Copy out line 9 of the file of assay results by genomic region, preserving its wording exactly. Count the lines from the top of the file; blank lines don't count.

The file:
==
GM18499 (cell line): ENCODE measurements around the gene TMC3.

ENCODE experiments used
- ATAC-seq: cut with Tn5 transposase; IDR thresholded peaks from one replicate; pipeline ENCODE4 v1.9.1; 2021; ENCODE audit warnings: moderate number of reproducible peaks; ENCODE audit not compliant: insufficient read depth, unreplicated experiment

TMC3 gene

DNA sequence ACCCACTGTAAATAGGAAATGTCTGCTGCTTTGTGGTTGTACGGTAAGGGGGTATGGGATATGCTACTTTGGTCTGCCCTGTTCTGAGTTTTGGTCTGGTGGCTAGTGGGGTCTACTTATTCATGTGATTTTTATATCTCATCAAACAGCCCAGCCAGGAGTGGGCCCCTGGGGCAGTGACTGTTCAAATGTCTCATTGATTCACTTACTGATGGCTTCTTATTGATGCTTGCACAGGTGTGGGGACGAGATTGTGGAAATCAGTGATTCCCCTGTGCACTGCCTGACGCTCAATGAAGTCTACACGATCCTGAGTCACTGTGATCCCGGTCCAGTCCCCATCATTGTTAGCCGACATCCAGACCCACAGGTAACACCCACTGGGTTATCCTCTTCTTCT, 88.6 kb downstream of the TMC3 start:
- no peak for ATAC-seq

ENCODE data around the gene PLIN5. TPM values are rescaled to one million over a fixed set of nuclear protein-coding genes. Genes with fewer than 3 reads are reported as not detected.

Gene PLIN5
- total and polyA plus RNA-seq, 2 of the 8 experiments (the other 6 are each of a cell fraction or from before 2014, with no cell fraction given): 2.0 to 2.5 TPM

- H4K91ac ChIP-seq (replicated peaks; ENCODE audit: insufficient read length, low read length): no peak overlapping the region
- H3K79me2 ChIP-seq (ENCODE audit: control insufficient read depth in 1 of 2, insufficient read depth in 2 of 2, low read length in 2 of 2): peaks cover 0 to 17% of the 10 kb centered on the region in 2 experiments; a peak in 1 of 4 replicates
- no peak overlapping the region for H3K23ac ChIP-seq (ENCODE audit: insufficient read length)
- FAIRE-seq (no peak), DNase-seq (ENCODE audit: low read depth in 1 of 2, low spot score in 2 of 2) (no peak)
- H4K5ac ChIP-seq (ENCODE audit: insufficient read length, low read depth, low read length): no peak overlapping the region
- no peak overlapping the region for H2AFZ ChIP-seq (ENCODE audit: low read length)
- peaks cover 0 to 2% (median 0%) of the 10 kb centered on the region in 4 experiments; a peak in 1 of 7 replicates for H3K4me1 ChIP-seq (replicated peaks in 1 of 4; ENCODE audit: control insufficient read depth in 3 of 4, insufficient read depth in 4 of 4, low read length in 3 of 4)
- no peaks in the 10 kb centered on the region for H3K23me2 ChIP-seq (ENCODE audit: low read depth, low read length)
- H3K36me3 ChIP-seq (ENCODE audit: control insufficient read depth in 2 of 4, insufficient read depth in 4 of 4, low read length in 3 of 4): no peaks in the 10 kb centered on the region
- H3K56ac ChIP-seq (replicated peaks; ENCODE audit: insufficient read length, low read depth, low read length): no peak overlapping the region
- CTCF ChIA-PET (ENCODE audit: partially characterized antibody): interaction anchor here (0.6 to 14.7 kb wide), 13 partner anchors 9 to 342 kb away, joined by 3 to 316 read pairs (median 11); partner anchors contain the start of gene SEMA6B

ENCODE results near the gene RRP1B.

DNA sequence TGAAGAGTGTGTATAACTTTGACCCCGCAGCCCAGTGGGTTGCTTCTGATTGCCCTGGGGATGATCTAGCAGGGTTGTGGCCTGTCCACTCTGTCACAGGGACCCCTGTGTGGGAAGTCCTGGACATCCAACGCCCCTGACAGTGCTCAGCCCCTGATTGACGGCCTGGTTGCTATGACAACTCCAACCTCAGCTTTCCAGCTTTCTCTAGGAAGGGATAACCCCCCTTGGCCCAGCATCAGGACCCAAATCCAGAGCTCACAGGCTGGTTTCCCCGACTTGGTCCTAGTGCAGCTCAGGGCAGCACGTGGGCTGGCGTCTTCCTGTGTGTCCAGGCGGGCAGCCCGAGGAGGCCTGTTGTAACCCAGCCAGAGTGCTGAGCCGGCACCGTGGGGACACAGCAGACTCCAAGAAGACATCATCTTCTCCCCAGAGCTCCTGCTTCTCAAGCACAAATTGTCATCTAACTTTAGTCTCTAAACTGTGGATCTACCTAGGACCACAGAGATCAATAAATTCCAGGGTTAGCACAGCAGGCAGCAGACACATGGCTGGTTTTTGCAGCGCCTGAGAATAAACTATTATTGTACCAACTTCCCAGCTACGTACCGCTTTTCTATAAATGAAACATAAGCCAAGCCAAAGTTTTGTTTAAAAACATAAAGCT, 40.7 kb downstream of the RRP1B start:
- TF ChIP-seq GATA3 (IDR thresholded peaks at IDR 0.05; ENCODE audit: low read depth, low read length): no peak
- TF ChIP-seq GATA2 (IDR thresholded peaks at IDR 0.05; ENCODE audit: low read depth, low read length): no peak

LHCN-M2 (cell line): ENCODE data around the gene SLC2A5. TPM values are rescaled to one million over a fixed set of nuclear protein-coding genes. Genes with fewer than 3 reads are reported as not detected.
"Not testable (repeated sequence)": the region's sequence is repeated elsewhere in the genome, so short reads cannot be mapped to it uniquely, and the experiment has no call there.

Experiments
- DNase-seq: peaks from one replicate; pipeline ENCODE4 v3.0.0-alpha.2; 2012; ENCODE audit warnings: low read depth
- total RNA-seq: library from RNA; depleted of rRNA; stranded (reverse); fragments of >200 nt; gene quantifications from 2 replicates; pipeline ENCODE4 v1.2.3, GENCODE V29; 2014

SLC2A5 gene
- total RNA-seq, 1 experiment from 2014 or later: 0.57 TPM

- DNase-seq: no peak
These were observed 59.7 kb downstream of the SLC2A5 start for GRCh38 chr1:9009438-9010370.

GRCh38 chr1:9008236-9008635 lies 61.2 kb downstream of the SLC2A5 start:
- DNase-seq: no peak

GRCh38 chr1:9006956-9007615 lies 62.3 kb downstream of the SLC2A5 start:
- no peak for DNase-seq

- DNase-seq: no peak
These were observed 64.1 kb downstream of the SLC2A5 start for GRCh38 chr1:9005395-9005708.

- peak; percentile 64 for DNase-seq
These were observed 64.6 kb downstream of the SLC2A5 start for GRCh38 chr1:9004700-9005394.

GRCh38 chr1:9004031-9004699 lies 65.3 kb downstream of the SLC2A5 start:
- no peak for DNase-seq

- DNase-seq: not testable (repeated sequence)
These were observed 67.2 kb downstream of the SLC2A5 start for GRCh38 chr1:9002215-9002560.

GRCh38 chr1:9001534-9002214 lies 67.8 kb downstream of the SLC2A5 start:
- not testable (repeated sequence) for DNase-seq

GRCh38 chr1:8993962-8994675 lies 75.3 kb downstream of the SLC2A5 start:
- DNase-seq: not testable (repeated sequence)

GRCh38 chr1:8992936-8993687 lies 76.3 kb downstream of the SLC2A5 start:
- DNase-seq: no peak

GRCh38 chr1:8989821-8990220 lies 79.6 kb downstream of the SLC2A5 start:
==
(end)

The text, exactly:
- total and polyA plus RNA-seq, 2 of the 8 experiments (the other 6 are each of a cell fraction or from before 2014, with no cell fraction given): 2.0 to 2.5 TPM